Florida drug charges can vary from misdemeanor to felony crimes. The degree of crime that you are charged with will depend on the drug you are accused of having. The amount of the drug that you are arrested for possessing will also have a factor on the type of Florida drug charge you will be facing. If you are arrested with a large amount of drugs in Duval County, you could be charged with Jacksonville drug trafficking. Imagine Clay County police officers find over 20 grams of marijuana in you car in Orange Park. They will probably arrest you for felony possession of marijuana based on the constructive possession theory. If you are caught with a pipe or bong in St. Johns County, you will be looking at possession of paraphernalia charges.
When you are accused of possessing a drug without a prescription, you can also be charged with a felony or misdemeanor in Florida. The Florida drug offense will depend on the level that the controlled substance falls under. Jacksonville possession of a controlled substance is a felony under Florida Statute 893.13(1)(a). This Florida drug possession law states:
“(1)(a) Except as authorized by this chapter and chapter 499, it is unlawful for any person to sell, manufacture, or deliver, or possess with intent to sell, manufacture, or deliver, a controlled substance. Any person who violates this provision with respect to:
1. A controlled substance named or described in s. 893.03(1)(a), (1)(b), (1)(d), (2)(a), (2)(b), or (2)(c)4., commits a felony of the second degree, punishable as provided in s. 775.082, s. 775.083, or s. 775.084.
2. A controlled substance named or described in s. 893.03(1)(c), (2)(c)1., (2)(c)2., (2)(c)3., (2)(c)5., (2)(c)6., (2)(c)7., (2)(c)8., (2)(c)9., (3), or (4) commits a felony of the third degree, punishable as provided in s. 775.082, s. 775.083, or s. 775.084.
There is another Florida drug law that covers possession of prescription drugs in Jacksonville. You cannot possess prescription drugs without a prescription under Florida Statute 499.003 which states:
(1) A person may not possess, or possess with intent to sell, dispense, or deliver, any habit-forming, toxic, harmful, or new drug subject to s. 499. 003(33), or prescription drug as defined in s. 499.003(43), unless the possession of the drug has been obtained by a valid prescription of a practitioner licensed by law to prescribe the drug. ”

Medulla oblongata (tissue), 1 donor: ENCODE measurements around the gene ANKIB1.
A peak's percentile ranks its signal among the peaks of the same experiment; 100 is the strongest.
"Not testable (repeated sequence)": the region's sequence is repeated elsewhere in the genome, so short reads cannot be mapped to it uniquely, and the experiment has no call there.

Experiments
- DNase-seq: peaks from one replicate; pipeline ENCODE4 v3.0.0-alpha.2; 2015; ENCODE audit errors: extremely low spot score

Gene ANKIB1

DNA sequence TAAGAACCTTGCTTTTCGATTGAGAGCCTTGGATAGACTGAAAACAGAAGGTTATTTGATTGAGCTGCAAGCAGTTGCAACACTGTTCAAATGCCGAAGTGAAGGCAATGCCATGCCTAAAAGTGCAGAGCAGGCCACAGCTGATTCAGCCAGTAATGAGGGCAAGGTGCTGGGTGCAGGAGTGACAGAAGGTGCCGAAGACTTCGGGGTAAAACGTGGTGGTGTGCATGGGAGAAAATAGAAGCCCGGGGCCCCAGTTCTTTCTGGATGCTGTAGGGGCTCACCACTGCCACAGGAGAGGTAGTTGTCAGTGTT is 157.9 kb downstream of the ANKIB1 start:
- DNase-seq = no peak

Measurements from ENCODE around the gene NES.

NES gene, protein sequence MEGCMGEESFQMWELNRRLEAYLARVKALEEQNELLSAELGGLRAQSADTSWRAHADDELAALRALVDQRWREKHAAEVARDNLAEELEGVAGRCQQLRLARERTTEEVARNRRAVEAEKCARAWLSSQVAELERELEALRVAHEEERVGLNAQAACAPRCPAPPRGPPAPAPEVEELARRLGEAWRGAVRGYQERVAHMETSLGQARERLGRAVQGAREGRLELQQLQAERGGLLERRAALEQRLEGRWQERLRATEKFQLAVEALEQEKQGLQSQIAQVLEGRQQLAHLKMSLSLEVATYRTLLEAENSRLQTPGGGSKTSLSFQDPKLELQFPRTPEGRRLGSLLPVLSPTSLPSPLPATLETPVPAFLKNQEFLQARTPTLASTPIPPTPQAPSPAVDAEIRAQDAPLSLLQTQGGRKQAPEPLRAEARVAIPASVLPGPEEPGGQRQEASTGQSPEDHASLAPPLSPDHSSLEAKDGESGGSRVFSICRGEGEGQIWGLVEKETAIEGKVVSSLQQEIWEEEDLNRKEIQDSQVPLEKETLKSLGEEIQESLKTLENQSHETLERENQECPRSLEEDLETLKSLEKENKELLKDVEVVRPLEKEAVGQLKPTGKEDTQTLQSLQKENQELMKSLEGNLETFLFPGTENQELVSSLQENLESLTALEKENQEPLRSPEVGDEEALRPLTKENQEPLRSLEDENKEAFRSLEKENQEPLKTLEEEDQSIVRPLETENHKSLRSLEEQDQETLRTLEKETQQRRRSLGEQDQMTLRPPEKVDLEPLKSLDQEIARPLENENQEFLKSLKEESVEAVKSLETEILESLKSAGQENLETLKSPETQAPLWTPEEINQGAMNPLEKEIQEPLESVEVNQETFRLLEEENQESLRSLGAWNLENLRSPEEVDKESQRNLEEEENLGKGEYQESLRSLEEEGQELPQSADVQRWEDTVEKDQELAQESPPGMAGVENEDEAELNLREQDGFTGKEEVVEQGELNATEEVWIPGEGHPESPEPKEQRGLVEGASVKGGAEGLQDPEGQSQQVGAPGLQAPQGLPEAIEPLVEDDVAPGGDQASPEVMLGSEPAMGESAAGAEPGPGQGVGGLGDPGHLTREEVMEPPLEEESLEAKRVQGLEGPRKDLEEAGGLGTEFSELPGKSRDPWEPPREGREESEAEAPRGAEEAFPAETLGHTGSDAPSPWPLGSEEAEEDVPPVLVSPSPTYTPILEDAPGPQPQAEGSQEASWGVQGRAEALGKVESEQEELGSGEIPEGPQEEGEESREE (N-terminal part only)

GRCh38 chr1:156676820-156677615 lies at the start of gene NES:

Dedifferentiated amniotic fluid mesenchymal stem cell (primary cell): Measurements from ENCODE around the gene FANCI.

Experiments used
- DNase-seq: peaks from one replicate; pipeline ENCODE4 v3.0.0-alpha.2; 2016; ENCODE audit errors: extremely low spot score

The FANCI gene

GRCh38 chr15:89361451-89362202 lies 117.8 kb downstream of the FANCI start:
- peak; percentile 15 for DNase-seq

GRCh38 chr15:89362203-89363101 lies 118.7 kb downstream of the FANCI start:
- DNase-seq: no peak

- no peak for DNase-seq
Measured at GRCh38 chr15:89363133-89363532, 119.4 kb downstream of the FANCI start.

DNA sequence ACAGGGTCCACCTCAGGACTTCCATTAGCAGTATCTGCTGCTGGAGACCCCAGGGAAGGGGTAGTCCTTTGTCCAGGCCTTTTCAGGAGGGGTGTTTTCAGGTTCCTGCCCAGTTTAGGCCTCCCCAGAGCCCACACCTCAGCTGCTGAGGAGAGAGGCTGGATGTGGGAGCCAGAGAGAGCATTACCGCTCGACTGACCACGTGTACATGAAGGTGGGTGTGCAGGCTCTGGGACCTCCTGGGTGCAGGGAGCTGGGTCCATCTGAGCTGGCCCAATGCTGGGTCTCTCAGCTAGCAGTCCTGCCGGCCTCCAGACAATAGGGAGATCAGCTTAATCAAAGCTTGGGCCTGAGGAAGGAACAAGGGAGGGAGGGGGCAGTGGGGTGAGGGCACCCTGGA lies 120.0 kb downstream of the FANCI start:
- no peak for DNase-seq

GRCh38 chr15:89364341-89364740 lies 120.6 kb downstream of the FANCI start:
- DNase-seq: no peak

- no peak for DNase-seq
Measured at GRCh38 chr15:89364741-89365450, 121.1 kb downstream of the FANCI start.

(43) “Prescription drug” means a prescription, medicinal, or legend drug, including, but not limited to, finished dosage forms or active ingredients subject to, defined by, or described by s. 503(b) of the Federal Food, Drug, and Cosmetic Act2 or s. 465. 003(8), s. 499.007(13), or subsection (11), subsection (46), or subsection (53)
This Florida prescription drug law shows that there is a line between Jacksonville possession of a controlled substance as a felony offense and a misdemeanor offense. In a Florida Second District Court of Appeals case, a felony controlled substance drug charge was reverse, because the trial court misapplied the law. In Wright v. State, the Florida appeals court stated:
” ‘The trial court’s order states that no error occurred, and thus no deficiency on counsel’s part, because ‘penicillin is an amphetamine.’ The order cites section 893.03(2)(c)(2), Florida Statutes (1991), for this premise. This subsection, read in conjunction with section 893.13(1)(a) 2, contains a list of ‘schedule II’ drugs whose possession is a third degree felony. While the list includes the term ‘amphetamine,’ it does not mention penicillin. A separate statute, section 893.13(1)(f), does proscribe the possession of controlled substances without a prescription, but we find no indication that the legislature intended to classify penicillin as a controlled substance. Assuming Wright’s facts are correct, the more appropriate charge would be possession of a medicinal drug without a prescription, pursuant to section 499.03, Florida Statutes (1991). Since this crime is only a misdemeanor, Wright quite obviously would be prejudiced by the entry of a felony conviction based on such conduct.” Wright v. State, 617 So. 2d 857, 858 (Fla. 2d DCA 1993)
If you have been arrested for Jacksonville possession of a controlled substance or another charge, call a Jacksonville criminal defense attorney. A lawyer in Jacksonville at 20 Miles Law can help you if you have been arrested in Nassau, Duval, Clay, and St. Johns County. Contact a Jacksonville criminal lawyer by calling (904) 564-2525 or by email (Contact Us).